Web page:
Opening the hood of the Ford reveals all that makes this car special. What you find is a 428ci Cobra Jet V8 engine, producing a claimed 335hp. That is a figure that has been called into question over the years, because Ford published the same horsepower figures for this engine, regardless of whether or not it was fitted with the Ram Air option. Some estimates have put the output figure for cars like this one at closer to 360hp, and possibly even more. Backing the monster of an engine is a 4-speed manual transmission, although it isn’t clear what sort of rear end is fitted to the Cobra. After its lengthy hibernation, it appears as though the owner has taken all due care with bringing the car back to life. He says that the car has not had a frame-off restoration, but that it has been gone through from nose to tail, and anything that needed to be renewed has been. Unfortunately, he doesn’t tell us how well the car runs and drives. Performance figures for the Cobra were pretty impressive in their day. The car could record a 0-60mph time of 6 seconds and could cover the ¼ mile in 14.6 seconds. Interestingly, in their January 1969 edition, “Car and Driver” magazine ran the same tests on a car the same as our feature Cobra. In those tests, they were able to better both times, with a 0-60 of 5.6 seconds, and a ¼ mile time of 14.04 seconds. One thing that I’ve avoided mentioning up until this point is the quantity of grease pencil writing that is present under the hood. I’m not 100% sure what that is all about, but it looks like someone might have been being pretty careful as they revived the Ford to ensure that everything was right. They don’t look like anything that I’ve ever seen come from Ford themselves, but maybe I’m wrong. If they are original, I wouldn’t touch them. If they aren’t, they’d have to go.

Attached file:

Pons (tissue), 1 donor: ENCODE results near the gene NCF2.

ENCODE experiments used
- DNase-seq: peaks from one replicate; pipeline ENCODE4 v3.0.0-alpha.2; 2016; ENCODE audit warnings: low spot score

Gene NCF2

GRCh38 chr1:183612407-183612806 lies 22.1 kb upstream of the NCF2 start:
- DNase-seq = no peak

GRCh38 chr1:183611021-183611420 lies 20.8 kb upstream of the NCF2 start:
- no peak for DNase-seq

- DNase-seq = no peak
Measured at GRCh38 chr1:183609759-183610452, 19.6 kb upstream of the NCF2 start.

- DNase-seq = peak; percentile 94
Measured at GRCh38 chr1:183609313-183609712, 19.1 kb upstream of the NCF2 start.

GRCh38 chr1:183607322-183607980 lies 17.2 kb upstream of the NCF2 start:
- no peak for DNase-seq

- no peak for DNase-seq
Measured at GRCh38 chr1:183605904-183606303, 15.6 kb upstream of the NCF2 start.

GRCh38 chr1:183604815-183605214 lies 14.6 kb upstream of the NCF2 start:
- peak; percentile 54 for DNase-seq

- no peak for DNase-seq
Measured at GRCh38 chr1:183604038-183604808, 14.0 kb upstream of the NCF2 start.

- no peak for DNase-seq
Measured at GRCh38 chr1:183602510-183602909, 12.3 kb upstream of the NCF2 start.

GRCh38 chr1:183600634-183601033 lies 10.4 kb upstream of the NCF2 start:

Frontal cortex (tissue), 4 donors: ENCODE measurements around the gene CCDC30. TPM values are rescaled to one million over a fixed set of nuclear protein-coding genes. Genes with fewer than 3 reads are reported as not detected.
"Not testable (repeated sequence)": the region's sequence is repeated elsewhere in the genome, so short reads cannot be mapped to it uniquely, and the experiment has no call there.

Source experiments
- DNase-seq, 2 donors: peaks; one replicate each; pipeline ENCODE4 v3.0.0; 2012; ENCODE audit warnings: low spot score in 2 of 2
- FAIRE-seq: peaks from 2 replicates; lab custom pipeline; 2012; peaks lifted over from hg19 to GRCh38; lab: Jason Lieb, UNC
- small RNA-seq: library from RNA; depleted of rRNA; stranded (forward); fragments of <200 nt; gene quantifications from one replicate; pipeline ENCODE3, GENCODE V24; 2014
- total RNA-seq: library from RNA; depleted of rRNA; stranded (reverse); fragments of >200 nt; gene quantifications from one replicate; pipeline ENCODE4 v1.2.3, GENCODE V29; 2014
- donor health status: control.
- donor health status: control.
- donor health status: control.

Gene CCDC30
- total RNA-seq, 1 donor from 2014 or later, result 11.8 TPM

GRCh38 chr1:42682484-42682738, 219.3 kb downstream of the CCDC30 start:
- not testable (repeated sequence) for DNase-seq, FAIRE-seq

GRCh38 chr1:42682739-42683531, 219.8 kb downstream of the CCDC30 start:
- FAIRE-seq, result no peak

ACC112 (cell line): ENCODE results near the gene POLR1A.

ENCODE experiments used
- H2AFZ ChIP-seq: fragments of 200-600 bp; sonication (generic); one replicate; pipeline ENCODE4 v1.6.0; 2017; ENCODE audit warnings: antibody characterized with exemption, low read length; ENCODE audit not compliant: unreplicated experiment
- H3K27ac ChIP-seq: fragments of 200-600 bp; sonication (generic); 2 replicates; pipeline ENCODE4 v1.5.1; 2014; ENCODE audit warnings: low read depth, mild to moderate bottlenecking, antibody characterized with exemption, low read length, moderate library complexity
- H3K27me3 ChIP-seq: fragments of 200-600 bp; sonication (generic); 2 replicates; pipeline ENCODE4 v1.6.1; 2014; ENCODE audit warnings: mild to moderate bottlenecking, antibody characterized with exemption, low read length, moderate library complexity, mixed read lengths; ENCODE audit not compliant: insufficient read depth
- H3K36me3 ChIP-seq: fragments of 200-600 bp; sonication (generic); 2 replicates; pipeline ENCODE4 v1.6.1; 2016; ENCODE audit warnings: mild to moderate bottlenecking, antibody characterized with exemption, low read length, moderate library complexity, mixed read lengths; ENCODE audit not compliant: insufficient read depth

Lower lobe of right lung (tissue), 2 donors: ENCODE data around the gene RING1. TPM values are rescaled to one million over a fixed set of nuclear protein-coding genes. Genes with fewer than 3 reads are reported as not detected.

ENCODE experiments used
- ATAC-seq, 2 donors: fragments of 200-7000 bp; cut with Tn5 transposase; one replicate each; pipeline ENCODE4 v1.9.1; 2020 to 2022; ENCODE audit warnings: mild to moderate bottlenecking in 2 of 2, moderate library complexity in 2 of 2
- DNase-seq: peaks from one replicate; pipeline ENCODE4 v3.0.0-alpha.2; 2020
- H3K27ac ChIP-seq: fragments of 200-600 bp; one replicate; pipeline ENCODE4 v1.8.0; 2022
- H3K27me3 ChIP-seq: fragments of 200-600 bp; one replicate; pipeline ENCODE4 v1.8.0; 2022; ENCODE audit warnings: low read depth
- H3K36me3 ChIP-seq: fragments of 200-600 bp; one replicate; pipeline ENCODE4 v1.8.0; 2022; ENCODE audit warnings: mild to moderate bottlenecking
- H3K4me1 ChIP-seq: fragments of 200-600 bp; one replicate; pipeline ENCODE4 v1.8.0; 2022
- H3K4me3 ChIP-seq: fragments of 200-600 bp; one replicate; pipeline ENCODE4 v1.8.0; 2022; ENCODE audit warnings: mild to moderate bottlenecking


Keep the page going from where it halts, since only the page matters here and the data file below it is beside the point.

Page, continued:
For such a special and relatively rare car, the owner doesn’t spoil us with an abundance of photos. We have no interior shots and no real information about its condition. As much as I can tell you is that the upholstery is black. Given the mileage claims and how well preserved the rest of the car appears to be, I would expect that it should look quite nice. As you can see from this shot, the trunk is absolutely spotless, and still houses the original spare and jack. Neither of them appears as though they have ever seen any use.